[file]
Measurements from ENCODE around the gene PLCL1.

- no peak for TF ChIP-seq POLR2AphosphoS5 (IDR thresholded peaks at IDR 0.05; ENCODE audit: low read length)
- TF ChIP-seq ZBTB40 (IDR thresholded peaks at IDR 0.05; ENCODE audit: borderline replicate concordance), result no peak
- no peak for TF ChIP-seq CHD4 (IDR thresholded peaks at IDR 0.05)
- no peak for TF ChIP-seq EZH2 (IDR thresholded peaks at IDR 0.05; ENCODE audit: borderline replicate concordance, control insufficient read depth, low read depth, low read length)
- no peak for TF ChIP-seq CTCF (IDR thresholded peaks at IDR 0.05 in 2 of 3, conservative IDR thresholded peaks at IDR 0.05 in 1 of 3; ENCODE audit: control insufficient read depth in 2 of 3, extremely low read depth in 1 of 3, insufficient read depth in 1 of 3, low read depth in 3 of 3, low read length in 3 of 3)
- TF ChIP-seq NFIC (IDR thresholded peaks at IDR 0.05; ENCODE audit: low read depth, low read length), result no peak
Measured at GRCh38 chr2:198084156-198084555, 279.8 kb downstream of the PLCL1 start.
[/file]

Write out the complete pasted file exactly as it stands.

Measurements from ENCODE around the gene PLCL1.

- no peak for TF ChIP-seq POLR2AphosphoS5 (IDR thresholded peaks at IDR 0.05; ENCODE audit: low read length)
- TF ChIP-seq ZBTB40 (IDR thresholded peaks at IDR 0.05; ENCODE audit: borderline replicate concordance), result no peak
- no peak for TF ChIP-seq CHD4 (IDR thresholded peaks at IDR 0.05)
- no peak for TF ChIP-seq EZH2 (IDR thresholded peaks at IDR 0.05; ENCODE audit: borderline replicate concordance, control insufficient read depth, low read depth, low read length)
- no peak for TF ChIP-seq CTCF (IDR thresholded peaks at IDR 0.05 in 2 of 3, conservative IDR thresholded peaks at IDR 0.05 in 1 of 3; ENCODE audit: control insufficient read depth in 2 of 3, extremely low read depth in 1 of 3, insufficient read depth in 1 of 3, low read depth in 3 of 3, low read length in 3 of 3)
- TF ChIP-seq NFIC (IDR thresholded peaks at IDR 0.05; ENCODE audit: low read depth, low read length), result no peak
Measured at GRCh38 chr2:198084156-198084555, 279.8 kb downstream of the PLCL1 start.